Africa will not realize the benefits of IT without improvements in cybersecurity, the secretary general of the Common Market for Eastern and Southern Africa (COMESA) said today.
Speaking at the International Telecommunication Union's (ITU's) regional Cybersecurity Forum being held here this week, Amos Marawa said that IT infrastructure must be properly secured before any e-government programs are put into place, and he called for better training for members of the judiciary and law enforcement in computer forensics. He also called for regional cooperation on both legal and technical matters relating to cybersecurity.
The aim of the forum is to identify the main challenges faced by countries in the region in developing frameworks for cybersecurity and critical information infrastructure protection and to share information on best practices, according to Marcelino Tayob, head of the ITU area office for Southern Africa.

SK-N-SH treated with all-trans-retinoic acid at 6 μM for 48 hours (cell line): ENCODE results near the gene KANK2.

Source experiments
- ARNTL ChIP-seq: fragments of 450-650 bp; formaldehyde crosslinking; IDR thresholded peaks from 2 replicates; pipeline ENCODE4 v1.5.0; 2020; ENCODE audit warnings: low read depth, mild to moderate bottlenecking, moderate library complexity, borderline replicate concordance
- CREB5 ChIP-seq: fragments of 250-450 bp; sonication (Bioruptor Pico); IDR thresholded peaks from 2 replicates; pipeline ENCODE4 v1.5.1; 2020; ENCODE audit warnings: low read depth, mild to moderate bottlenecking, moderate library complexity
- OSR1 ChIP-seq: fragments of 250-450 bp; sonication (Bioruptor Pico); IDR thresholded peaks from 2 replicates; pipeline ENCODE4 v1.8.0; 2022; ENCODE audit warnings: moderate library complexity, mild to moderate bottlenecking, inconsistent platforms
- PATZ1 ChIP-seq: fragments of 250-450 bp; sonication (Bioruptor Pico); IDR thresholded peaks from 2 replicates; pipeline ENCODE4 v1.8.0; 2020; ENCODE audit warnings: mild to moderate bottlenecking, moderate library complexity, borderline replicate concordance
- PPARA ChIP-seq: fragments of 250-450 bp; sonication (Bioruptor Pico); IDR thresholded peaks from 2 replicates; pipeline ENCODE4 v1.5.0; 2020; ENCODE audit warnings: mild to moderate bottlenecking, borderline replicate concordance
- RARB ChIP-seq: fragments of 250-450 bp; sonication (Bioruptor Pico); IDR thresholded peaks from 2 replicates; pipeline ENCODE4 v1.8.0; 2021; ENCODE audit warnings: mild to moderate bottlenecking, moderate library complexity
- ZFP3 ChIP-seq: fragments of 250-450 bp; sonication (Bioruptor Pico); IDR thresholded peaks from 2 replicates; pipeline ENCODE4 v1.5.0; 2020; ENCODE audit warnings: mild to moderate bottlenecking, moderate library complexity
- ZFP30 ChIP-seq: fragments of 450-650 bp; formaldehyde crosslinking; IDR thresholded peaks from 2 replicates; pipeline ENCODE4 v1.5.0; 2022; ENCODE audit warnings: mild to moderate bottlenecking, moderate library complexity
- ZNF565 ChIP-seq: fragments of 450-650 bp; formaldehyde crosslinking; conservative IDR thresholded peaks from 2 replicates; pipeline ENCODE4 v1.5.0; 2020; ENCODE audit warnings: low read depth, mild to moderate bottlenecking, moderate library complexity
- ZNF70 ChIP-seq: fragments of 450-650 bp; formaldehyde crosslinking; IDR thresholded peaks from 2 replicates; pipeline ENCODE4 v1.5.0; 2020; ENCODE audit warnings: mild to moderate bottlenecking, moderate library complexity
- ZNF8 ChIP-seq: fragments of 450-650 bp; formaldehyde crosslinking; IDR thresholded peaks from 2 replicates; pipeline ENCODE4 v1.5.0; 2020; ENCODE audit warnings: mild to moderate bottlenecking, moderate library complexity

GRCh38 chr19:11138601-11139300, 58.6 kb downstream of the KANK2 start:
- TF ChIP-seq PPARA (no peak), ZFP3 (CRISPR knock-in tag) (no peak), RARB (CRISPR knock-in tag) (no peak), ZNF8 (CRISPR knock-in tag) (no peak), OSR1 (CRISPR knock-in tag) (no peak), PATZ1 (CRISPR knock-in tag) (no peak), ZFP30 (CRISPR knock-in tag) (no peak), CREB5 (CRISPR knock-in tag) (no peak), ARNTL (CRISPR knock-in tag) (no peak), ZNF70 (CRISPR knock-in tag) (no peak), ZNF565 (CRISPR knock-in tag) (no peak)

"The more we move into the information era, the more we depend on computers and communications networks that are more and more interconnected to each other, creating risk that due to its global nature has to be managed both at the national and international level," Tayob said.
In Zambia, the Computer Misuse Bill, with its 25-year jail term for offenders, is strongly supported by companies in the financial sector as a tool to fight rampant electronic fraud, said Garry Mukelabai, IS manager of the Communications Authority of Zambia.
This story, "Cybersecurity lacking in Africa, official says" was originally published by IDG News Service .